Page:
When he was casting the title role of "The Hobbit," director Jackson had decided on Mr. Freeman before he met him, having watched his work in the BBC version of "The Office" and the movie "The Hitchhiker's Guide to the Galaxy." Sealing the deal became a quest in its own right.
"We just felt he had qualities that would be perfect for Bilbo, that essential kind of fussy, English slightly repressed quality," Mr. Jackson said. "He's a dramatic actor that has a very rare comedic skill. That was very important, because there was a lot more comedy in 'The Hobbit,' and it's comedy of a fish-out-of-water nature; it's Bilbo reacting in a very reluctant way to the adventures that he finds himself in. So we thought Martin would be great ... and we locked into him for the role."
Then came MGM's financial woes, and it was another 18 months before the green light came. In the meantime, Mr. Freeman had shot the first season of BBC's "Sherlock," in which he plays Dr. Watson. The second season was going to fall in the middle of "The Hobbit" shoot, and Mr. Freeman was unavailable.
"So we were in trouble, and I was really panicking. We all were," Mr. Jackson said. "We looked at other actors, but unless we got this casting right, we knew we were going to be in enormous trouble."
The director called the situation "nightmarish." With six weeks to go before the beginning of the shoot, he was watching "Sherlock" on an iPad at 4 a.m. -- "I downloaded it because I love the show," he said.
"When I woke up, I called Martin's agent in London and asked if we could accommodate Martin's schedule for 'Sherlock.' ... Fortunately the answer was 'Yes.' "
Mr. Freeman was on set for almost five months before the film closed down for two months, as the actor left New Zealand for England and the set of "Sherlock."
"The Hobbit" trilogy borrows more than just Mr. Freeman from the BBC series. Sherlock Holmes himself, Benedict Cumberbatch, will portray the dragon Smaug and the mysterious Necromancer in the upcoming movies.
At a Q-and-A after a "Hobbit" screening on Dec. 4, Mr. Armitage told about a hundred people how he had worked on Thorin's swordplay and how he had purposefully "wrecked" his voice a la Richard Burton, with alcohol and cigarettes, because his natural voice has a lighter sound than required for a Dwarf king.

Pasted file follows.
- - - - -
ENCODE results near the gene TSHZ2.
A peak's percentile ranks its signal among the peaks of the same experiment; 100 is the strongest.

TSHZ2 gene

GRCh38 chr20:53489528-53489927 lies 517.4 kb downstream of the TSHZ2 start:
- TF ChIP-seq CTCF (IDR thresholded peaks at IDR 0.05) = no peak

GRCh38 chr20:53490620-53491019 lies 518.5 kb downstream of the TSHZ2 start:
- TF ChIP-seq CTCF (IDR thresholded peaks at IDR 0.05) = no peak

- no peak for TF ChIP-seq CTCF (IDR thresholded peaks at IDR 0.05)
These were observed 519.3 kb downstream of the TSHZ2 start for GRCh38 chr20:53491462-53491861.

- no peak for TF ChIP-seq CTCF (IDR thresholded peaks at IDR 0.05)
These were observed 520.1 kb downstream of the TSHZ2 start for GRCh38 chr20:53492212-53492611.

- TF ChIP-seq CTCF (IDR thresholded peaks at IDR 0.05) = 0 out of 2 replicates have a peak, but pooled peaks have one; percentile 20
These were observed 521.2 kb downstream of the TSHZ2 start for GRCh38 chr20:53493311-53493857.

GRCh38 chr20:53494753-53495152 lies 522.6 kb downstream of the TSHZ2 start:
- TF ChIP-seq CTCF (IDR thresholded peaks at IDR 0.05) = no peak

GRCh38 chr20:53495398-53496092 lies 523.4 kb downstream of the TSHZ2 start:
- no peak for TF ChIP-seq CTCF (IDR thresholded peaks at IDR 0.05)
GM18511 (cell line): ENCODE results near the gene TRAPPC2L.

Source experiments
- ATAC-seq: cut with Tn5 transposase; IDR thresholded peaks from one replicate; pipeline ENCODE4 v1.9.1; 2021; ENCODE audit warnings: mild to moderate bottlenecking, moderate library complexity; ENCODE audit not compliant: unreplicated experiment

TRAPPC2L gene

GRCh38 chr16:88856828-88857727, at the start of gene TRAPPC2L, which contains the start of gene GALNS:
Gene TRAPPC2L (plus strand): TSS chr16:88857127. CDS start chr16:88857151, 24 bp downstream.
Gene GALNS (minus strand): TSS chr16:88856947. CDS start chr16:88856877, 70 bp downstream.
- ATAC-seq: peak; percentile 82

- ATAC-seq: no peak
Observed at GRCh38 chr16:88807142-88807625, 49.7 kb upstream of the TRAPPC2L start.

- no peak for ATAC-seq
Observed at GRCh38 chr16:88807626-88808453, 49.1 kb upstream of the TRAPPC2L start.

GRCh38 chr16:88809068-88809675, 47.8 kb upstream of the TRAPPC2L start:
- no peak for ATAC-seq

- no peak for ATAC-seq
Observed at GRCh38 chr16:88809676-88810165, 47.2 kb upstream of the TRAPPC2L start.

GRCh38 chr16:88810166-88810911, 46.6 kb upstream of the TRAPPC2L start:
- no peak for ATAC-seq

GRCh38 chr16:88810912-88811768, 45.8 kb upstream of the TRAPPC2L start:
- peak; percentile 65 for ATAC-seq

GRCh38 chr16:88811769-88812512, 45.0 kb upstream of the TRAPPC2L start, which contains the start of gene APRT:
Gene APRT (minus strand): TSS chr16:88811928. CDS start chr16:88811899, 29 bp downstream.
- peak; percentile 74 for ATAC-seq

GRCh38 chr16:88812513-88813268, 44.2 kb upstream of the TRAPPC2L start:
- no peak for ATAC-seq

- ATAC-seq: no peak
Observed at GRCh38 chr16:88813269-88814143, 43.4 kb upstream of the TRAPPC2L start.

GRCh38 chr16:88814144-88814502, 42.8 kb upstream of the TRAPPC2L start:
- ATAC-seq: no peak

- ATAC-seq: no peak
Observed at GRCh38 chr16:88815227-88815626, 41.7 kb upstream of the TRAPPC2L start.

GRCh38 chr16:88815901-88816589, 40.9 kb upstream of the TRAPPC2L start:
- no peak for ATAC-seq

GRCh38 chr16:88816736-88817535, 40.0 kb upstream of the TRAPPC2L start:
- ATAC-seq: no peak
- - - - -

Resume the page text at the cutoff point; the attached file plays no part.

He told another version of how he prepared Thorin's guttural voice a day later. The conversation had turned to an online video of him giving a speech in the Maori language, part of a ceremony to bless "The Hobbit's" New Zealand soundstage.
It was a lovely moment, executed before the entire cast and crew and the Maori guests conducting the ceremony.
"I was more nervous about that than I was about filming," Mr. Armitage said. "I absolutely didn't want to do that. Philippa [Boyens, co-writer and producer] came to me and said 'Will you do it?', and I said 'Of course not. Martin's the Hobbit; Martin should do it.' "
He was told the speech had to be delivered by a warrior, so it was the actor who played Thorin who had to do it.
"I learned this piece, but I was terrified by it. But I actually ended up using that speech every day as part of my vocal warm up. It's funny, because I didn't realize I was doing it at the time, but I just watched what those warriors do and the way that they commit to their culture. And I thought, that's what the Dwarves are about. I used to say it every day, scream it every night, try and wreck my voice a bit."
That's how he transformed into Thorin Oakenshield -- that, plus a 3 a.m. makeup call, sword-fighting lessons and computer wizardry.
He was more than happy to disappear into the character.
"I'm not that bothered about being well known, as long as the work is well known. And I think in this case, the films will be watched and the character will be watched. So it's kind of cool for me that the character will be buried in prosthetics and he's 5-foot-2. So then it's kind of a surprise to go, 'Oh, look, that's the guy who played that.' My biggest goal is to get employed again, and employed in a role that challenges me. So I love being cast against type. I'd like to be offered another role where no one believes we're going to cast you, but you're going to be this character. Which is like, 'Yes, that's what I'm in it for.' "
First Published December 14, 2012 12:00 am